The answer to everything wrong in health care

TOP Alberta has released a beautiful infographic Evidence Summary: The Benefits of Continuity in Primary Care, and the document also serves as an overview of the 112 publications they reviewed.

It speaks for itself. Maybe the title of this post is a bit grandiose, but as a shameful hypocrite [I have very little continuity in my clinical practice, something I'm working to remedy] I cannot underscore how important this idea is.

Every physician, nurse, administrator (yes, you!), health policy person, and their uncle needs to not only know this but act on it. Continuity is what we need.

It's not a fad. It's something that we used to have. And it has slowly been eroded, without too many people noticing, as we kept focussing on the newest technology and the latest pharmaceuticals as if they would solve everything.

In BC, the essential nature of continuity has been recognized particularly with the work of Marcus Hollander and was implemented in the GP for Me/Attachment Initiative. Unfortunately (some might dispute this), changing physician incentives to try to encourage more attachment hasn't made much of a difference for patients. So while we know that we need continuity, we don't know how to 'make' the system or the providers do it.

It's a perfect storm for patients: Can't find a GP, or if you can it's hard to build a relationship with them because they are so busy/unavailable/don't have enough time to spend with you; the GP doesn't know all the details of your care as pharmacists/naturopaths and others expand their scope and don't communicate with the GP; the medical records at the hospital or from the specialist in the other city don't link with those of the GP so no one knows what is going on; when a referral or requisition is sent, there is no confirmation that is was received so it might be that you are just waiting, or it might be that it has been lost and you will never hear back about the appointment; when a home care support worker or nurse comes, it is a different person each day and they don't know you or your needs, and they aren't allowed to do the things you need help with most.

Health care really is about caring for people, and how can we do this when we do not build robust and lasting relationships?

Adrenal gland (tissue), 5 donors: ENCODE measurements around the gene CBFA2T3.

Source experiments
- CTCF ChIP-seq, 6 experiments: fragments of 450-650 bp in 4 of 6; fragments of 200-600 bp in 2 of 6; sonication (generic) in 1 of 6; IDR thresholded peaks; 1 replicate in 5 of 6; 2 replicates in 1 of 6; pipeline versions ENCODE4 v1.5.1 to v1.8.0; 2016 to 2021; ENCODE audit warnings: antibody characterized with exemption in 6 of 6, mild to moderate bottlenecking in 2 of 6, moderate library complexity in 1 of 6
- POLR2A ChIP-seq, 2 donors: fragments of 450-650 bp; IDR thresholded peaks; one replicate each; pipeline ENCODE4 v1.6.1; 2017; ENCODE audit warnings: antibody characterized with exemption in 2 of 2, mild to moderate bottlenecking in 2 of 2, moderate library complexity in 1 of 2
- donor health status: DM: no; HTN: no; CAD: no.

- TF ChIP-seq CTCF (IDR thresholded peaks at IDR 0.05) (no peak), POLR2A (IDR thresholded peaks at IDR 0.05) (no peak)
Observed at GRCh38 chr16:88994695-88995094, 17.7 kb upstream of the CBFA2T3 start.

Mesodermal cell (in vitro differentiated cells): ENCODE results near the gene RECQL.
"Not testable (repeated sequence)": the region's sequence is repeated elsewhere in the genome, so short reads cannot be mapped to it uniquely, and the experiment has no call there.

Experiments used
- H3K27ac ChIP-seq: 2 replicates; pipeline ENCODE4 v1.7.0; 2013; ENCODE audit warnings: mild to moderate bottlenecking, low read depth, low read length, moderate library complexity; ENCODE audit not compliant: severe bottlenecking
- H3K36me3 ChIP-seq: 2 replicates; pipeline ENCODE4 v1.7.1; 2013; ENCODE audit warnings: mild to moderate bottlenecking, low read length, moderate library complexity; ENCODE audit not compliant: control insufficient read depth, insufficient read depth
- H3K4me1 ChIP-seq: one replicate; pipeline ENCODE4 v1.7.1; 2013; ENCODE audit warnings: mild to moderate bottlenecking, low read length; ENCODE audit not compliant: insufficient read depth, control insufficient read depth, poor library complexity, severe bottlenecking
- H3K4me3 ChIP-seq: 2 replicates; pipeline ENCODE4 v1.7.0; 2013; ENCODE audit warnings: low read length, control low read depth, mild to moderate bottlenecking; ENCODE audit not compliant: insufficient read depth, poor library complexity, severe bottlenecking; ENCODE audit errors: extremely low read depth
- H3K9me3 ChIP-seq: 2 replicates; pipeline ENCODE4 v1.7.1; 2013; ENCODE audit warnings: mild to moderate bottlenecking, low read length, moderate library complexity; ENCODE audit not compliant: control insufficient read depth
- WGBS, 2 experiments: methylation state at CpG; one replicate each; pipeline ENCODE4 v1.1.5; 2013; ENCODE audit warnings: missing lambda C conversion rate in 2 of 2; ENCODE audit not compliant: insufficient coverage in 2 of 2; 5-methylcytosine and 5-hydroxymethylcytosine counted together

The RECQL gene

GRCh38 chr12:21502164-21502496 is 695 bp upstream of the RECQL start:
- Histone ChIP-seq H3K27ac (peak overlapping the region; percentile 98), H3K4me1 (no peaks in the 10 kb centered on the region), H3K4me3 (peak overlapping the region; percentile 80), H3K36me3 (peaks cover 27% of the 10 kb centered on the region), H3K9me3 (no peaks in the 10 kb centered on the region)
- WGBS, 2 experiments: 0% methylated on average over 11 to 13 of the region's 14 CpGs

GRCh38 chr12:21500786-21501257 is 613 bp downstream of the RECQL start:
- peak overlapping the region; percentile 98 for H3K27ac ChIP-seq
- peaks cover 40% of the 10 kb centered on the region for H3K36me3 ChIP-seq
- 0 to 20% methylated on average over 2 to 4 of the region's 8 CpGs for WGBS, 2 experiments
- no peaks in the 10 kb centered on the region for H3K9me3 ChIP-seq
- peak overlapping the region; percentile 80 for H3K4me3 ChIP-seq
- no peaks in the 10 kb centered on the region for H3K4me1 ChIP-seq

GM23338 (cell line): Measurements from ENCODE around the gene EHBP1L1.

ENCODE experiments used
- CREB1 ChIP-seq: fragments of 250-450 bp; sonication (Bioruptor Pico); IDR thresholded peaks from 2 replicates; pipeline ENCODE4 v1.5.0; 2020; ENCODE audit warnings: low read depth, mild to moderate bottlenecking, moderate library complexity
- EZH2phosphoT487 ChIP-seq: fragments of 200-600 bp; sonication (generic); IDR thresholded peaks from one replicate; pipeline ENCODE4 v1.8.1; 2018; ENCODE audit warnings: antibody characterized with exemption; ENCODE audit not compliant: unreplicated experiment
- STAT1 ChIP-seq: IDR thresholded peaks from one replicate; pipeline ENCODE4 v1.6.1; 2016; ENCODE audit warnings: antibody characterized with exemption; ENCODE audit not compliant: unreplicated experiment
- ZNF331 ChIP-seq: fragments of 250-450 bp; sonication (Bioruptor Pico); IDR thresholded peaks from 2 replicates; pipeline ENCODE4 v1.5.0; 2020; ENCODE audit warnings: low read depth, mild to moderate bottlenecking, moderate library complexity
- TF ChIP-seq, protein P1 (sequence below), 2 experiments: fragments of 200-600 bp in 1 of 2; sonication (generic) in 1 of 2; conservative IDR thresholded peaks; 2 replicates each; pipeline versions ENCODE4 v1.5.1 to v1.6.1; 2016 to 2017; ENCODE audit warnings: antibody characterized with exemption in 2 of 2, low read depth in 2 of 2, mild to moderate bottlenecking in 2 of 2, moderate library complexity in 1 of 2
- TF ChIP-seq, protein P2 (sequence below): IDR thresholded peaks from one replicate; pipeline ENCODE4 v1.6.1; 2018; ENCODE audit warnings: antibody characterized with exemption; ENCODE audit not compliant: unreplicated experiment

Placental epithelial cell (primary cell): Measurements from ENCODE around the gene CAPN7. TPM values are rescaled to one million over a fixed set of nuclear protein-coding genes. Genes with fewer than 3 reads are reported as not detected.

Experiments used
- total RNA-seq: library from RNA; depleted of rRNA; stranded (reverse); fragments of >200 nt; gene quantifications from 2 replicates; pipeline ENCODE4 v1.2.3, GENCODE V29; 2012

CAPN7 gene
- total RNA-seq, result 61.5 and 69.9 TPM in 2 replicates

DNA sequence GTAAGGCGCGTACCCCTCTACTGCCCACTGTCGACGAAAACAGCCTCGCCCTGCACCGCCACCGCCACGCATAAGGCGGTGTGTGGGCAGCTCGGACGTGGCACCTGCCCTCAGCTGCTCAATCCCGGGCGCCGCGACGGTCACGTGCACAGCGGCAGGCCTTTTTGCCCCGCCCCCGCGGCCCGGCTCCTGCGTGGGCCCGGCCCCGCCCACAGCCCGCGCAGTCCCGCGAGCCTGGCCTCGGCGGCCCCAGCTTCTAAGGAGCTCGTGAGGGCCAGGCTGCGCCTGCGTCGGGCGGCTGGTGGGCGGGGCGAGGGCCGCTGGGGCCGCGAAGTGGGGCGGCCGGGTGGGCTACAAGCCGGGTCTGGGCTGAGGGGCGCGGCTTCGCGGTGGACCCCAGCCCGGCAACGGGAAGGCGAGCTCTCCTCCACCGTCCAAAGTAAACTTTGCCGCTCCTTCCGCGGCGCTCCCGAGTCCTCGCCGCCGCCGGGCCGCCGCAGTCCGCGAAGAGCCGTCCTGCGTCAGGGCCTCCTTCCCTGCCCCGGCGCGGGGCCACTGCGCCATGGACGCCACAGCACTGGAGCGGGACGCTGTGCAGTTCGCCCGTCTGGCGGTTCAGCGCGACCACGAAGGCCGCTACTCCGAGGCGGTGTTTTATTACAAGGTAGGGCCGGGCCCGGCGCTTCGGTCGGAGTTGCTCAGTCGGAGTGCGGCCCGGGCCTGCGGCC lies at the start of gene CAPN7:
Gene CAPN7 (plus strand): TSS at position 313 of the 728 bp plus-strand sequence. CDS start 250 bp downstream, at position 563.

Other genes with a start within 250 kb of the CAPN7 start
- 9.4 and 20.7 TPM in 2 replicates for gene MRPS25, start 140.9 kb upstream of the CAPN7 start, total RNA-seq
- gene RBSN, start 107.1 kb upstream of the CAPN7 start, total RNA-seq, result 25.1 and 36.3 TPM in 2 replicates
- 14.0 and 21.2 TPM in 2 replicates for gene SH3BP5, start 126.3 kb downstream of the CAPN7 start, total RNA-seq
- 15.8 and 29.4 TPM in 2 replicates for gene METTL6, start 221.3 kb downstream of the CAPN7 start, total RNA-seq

The review did not cover provider satisfaction but personally and in BC studies so far, physician satisfaction is improved by continuity with patients. However, this is not how most young graduates are practicing; Yet another great reason that we need to look more into this.

Is it too good to be true? Before we rush ahead and try to force the "magic pill" of continuity, we need to know more about why it's being eroded, and if we can save it, then how?



Quality Forum: Choosing Wisely by Jessica Otte on Prezi

10 minutes: That's how much time I had to tell the audience at the BC Quality Forum about the Choosing Wisely Canada campaign.

10 minutes may be the schedule duration of a routine patient visit with their GP. That's a short amount of time! In this short time it is hard to have a fulsome discussion with a patient about their condition, review their history, check in with their goals, and plan a strategy of treatment. It's even harder when the patient has 3 things they want to discuss!

10 minutes is not enough time to change the world - unless you do it a little bit at a time! That's why the take-away from my talk was simple:

If you feel you may need more, check out the slides on Prezi.

If you want to see other talks or articles I've done, go to the Media/Talks section.


Transfusion Medicine for Physicians

Did you know that there is an online, CME-Accredited course regarding the use of blood products?

In the area of transfusions, Less is often more!

Emergency and Family physicians, hospitalists, internists, residents and surgeons could all benefit from learning the when, why, and hows of transfusion.


See the PDF Flyer or go to the website to learn more and register!


Overall Learning Objectives:
After participation in this course, the learner will:

1. Appropriately interpret clinical signs and symptoms of reduced oxygen carrying capacity and utilize hemoglobin concentration to determine need for RBC transfusion.
2. Be confident their RBC transfusion ordering practice is up to date and reflects current literature.
3. Apply the appropriate elements of informed consent for transfusion.
4. Appreciate the indirect relationship of common coagulation tests to bleeding risk and the role of frozen plasma transfusion.
5. Recognize and respond appropriately to adverse transfusion events or reactions.
6. Know where to seek further advice on transfusion management.